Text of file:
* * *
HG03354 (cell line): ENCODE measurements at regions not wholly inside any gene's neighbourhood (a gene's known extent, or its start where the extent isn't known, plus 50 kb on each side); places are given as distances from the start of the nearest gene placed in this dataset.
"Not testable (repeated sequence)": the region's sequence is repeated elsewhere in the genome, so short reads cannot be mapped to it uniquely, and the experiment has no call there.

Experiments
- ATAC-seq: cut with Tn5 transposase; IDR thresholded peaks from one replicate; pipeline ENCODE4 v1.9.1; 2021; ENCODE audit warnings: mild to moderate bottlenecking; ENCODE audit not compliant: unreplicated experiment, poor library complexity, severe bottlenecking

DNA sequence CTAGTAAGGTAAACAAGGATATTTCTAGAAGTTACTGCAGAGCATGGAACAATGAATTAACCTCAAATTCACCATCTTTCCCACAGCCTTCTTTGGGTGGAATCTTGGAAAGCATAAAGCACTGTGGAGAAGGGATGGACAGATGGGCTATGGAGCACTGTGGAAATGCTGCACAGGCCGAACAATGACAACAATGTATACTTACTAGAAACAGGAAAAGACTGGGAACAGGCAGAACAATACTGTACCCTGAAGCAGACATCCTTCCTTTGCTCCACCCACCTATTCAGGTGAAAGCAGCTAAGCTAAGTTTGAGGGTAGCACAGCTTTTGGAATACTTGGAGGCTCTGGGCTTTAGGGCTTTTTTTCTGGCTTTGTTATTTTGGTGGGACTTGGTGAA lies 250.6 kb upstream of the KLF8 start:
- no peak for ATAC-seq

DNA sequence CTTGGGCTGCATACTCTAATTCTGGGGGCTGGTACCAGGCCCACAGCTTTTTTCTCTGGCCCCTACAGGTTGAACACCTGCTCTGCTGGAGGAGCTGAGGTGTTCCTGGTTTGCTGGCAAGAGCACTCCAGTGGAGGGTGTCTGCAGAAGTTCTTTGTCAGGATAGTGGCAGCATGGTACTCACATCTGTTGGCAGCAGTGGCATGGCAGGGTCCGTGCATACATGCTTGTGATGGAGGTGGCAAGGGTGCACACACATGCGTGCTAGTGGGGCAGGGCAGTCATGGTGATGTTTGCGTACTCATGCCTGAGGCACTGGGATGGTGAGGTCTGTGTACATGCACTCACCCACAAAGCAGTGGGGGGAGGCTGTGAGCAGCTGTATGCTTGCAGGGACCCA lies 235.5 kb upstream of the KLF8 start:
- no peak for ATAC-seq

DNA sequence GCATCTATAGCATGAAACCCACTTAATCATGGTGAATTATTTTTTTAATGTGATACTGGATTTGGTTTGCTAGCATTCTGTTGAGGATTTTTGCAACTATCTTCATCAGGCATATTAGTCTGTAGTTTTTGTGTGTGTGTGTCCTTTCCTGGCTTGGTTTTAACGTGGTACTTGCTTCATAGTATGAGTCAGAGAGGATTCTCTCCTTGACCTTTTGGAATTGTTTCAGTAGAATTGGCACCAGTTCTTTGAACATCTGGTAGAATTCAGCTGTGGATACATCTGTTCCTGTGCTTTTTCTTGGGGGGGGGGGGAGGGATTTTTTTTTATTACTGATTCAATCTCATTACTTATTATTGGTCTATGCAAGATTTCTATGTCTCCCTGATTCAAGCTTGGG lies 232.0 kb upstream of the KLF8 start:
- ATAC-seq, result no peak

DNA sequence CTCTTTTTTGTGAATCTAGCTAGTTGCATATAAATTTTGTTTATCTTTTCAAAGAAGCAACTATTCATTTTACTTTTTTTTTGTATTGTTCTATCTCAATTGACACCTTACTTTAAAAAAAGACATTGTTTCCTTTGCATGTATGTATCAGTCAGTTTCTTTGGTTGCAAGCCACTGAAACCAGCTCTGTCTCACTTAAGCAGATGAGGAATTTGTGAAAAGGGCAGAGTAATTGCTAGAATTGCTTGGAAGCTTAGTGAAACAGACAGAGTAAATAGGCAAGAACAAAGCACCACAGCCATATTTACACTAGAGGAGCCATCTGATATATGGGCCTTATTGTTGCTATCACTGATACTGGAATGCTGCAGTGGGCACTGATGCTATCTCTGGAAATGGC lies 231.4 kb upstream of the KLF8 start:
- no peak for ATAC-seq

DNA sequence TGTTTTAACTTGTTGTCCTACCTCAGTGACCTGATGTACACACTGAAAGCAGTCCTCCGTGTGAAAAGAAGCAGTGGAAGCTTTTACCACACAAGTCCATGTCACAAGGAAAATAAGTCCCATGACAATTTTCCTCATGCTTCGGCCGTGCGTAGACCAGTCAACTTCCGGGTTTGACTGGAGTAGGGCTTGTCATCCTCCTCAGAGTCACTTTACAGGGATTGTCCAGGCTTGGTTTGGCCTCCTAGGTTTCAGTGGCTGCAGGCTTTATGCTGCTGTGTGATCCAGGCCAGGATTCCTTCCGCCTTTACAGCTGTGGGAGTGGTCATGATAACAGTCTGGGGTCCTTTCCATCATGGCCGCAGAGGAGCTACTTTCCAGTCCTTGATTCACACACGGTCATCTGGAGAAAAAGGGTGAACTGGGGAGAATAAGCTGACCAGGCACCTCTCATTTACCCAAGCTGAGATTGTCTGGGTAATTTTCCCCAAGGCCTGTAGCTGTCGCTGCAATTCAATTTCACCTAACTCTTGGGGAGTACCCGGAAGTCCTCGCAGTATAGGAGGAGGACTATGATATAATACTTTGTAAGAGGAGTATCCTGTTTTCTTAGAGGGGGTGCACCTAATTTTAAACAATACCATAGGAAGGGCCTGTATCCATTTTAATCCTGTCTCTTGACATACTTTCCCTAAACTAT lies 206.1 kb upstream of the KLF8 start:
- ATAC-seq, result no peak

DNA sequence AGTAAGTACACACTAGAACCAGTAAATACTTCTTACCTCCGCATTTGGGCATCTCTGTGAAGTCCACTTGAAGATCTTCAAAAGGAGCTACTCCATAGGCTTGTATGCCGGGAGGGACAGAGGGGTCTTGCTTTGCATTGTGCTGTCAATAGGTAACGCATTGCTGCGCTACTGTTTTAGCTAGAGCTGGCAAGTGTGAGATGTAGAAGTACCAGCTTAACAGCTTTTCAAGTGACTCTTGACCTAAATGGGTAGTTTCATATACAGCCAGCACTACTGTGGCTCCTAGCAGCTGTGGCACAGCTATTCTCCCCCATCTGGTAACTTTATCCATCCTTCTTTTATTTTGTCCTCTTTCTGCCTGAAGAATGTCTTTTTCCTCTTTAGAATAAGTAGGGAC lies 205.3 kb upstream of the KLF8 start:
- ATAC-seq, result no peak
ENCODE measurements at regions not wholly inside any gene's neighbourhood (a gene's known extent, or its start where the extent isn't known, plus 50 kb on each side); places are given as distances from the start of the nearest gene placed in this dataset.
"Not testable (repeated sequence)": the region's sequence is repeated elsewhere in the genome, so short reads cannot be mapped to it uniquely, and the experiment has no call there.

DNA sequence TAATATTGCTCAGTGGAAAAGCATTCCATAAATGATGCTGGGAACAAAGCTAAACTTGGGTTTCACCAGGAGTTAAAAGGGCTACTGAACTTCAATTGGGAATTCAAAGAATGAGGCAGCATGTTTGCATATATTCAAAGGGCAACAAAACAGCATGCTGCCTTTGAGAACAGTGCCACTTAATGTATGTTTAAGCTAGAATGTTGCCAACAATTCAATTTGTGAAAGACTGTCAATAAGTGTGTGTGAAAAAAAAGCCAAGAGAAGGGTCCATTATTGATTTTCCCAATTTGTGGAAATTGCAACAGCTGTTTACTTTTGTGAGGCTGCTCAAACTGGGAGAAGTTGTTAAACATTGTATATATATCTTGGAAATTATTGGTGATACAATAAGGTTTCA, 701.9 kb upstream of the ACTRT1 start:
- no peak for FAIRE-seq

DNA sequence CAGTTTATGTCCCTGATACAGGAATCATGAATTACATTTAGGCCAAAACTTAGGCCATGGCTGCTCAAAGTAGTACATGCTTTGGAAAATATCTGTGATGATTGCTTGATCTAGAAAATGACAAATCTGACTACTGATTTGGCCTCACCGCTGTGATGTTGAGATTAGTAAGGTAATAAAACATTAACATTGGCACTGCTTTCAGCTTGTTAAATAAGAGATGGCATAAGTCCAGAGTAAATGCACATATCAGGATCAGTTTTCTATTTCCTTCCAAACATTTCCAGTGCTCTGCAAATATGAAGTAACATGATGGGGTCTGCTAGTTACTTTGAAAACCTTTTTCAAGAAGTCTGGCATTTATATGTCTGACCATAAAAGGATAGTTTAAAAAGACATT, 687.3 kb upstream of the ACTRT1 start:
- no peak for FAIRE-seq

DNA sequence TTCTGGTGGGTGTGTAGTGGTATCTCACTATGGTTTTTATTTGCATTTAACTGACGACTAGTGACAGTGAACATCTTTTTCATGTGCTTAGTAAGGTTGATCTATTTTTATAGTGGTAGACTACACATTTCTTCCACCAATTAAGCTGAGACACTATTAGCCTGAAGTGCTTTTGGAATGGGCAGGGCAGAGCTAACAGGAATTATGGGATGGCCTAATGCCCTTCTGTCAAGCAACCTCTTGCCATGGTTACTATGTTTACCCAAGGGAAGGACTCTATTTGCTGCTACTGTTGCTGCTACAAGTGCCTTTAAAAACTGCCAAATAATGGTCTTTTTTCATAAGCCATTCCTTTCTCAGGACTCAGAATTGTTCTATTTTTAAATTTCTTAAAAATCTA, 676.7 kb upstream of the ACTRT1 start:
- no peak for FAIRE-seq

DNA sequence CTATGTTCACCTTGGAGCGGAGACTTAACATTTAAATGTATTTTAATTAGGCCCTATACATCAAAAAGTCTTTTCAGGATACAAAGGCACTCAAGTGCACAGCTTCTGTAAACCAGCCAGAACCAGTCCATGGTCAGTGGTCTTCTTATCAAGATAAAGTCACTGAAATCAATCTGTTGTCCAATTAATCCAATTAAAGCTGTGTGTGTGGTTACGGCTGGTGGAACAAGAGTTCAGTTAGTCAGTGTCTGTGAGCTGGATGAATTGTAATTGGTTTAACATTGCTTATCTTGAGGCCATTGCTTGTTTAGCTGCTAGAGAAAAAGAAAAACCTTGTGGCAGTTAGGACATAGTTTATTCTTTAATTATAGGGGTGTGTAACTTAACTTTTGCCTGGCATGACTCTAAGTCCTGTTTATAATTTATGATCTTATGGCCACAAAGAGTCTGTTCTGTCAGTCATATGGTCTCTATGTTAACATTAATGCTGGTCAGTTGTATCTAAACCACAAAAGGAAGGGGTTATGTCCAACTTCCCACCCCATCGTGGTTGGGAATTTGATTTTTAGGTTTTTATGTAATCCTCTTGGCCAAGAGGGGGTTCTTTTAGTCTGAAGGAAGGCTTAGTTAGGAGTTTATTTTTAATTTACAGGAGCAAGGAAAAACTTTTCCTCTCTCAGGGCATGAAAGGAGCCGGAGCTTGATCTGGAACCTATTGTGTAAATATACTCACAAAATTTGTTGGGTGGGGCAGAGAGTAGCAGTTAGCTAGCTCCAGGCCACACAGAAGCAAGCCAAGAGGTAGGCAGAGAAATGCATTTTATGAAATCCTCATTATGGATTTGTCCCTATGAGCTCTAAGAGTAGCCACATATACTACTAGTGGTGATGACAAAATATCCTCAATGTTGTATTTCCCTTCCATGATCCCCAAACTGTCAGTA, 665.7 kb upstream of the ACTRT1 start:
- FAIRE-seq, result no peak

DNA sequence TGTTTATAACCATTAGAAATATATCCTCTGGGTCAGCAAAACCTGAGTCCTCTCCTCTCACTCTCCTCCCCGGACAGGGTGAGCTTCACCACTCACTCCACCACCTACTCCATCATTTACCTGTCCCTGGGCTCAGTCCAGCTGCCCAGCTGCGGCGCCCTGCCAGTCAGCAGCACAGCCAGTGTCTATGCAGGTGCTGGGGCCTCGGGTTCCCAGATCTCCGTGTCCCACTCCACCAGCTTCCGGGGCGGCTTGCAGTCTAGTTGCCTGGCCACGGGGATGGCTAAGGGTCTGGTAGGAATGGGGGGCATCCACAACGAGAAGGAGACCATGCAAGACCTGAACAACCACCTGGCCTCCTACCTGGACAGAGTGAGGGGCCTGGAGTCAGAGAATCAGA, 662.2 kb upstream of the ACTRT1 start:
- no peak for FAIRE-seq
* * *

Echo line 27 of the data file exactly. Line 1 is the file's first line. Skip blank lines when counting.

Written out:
DNA sequence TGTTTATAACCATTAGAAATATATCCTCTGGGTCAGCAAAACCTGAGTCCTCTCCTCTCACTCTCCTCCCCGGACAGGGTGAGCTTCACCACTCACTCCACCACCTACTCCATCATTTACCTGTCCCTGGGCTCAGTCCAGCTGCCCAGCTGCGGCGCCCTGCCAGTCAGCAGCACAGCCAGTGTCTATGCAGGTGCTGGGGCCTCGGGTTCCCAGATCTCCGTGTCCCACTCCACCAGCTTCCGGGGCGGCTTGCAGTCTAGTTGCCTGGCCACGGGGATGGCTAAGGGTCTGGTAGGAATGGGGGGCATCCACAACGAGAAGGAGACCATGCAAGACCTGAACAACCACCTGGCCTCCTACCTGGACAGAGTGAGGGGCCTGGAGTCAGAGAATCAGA, 662.2 kb upstream of the ACTRT1 start: